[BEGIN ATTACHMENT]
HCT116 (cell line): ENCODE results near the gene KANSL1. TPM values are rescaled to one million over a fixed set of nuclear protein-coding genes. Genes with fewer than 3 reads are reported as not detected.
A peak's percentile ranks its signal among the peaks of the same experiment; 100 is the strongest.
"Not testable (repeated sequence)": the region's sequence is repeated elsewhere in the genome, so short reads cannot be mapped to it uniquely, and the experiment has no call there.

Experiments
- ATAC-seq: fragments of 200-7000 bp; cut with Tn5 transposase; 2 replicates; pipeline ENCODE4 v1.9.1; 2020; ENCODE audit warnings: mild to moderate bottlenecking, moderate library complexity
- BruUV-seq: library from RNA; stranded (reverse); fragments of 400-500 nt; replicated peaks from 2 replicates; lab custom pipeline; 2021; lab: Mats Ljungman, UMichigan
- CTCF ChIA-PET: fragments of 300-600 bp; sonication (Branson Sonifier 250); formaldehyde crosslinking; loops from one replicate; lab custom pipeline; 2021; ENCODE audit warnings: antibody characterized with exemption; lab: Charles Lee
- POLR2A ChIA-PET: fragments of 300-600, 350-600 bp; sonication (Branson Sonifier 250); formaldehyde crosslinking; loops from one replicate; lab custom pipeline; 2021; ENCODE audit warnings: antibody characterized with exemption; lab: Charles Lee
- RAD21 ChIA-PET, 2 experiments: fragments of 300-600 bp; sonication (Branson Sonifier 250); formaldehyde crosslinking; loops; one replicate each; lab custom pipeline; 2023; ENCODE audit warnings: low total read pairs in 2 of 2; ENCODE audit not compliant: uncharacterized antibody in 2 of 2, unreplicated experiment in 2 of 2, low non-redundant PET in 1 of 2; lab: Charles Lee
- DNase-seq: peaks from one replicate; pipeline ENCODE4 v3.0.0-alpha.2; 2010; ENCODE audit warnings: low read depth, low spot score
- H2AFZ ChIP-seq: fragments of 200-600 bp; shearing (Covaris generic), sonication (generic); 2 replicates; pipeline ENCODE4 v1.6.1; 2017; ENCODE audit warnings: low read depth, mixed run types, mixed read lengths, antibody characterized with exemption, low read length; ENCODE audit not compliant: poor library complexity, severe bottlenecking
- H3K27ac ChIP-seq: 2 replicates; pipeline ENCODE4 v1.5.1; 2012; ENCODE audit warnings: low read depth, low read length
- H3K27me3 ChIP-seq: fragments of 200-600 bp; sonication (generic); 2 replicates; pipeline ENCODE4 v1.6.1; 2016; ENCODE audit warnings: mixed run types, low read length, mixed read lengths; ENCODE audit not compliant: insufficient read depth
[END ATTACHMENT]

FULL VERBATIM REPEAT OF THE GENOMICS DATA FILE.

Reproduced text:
HCT116 (cell line): ENCODE results near the gene KANSL1. TPM values are rescaled to one million over a fixed set of nuclear protein-coding genes. Genes with fewer than 3 reads are reported as not detected.
A peak's percentile ranks its signal among the peaks of the same experiment; 100 is the strongest.
"Not testable (repeated sequence)": the region's sequence is repeated elsewhere in the genome, so short reads cannot be mapped to it uniquely, and the experiment has no call there.

Experiments
- ATAC-seq: fragments of 200-7000 bp; cut with Tn5 transposase; 2 replicates; pipeline ENCODE4 v1.9.1; 2020; ENCODE audit warnings: mild to moderate bottlenecking, moderate library complexity
- BruUV-seq: library from RNA; stranded (reverse); fragments of 400-500 nt; replicated peaks from 2 replicates; lab custom pipeline; 2021; lab: Mats Ljungman, UMichigan
- CTCF ChIA-PET: fragments of 300-600 bp; sonication (Branson Sonifier 250); formaldehyde crosslinking; loops from one replicate; lab custom pipeline; 2021; ENCODE audit warnings: antibody characterized with exemption; lab: Charles Lee
- POLR2A ChIA-PET: fragments of 300-600, 350-600 bp; sonication (Branson Sonifier 250); formaldehyde crosslinking; loops from one replicate; lab custom pipeline; 2021; ENCODE audit warnings: antibody characterized with exemption; lab: Charles Lee
- RAD21 ChIA-PET, 2 experiments: fragments of 300-600 bp; sonication (Branson Sonifier 250); formaldehyde crosslinking; loops; one replicate each; lab custom pipeline; 2023; ENCODE audit warnings: low total read pairs in 2 of 2; ENCODE audit not compliant: uncharacterized antibody in 2 of 2, unreplicated experiment in 2 of 2, low non-redundant PET in 1 of 2; lab: Charles Lee
- DNase-seq: peaks from one replicate; pipeline ENCODE4 v3.0.0-alpha.2; 2010; ENCODE audit warnings: low read depth, low spot score
- H2AFZ ChIP-seq: fragments of 200-600 bp; shearing (Covaris generic), sonication (generic); 2 replicates; pipeline ENCODE4 v1.6.1; 2017; ENCODE audit warnings: low read depth, mixed run types, mixed read lengths, antibody characterized with exemption, low read length; ENCODE audit not compliant: poor library complexity, severe bottlenecking
- H3K27ac ChIP-seq: 2 replicates; pipeline ENCODE4 v1.5.1; 2012; ENCODE audit warnings: low read depth, low read length
- H3K27me3 ChIP-seq: fragments of 200-600 bp; sonication (generic); 2 replicates; pipeline ENCODE4 v1.6.1; 2016; ENCODE audit warnings: mixed run types, low read length, mixed read lengths; ENCODE audit not compliant: insufficient read depth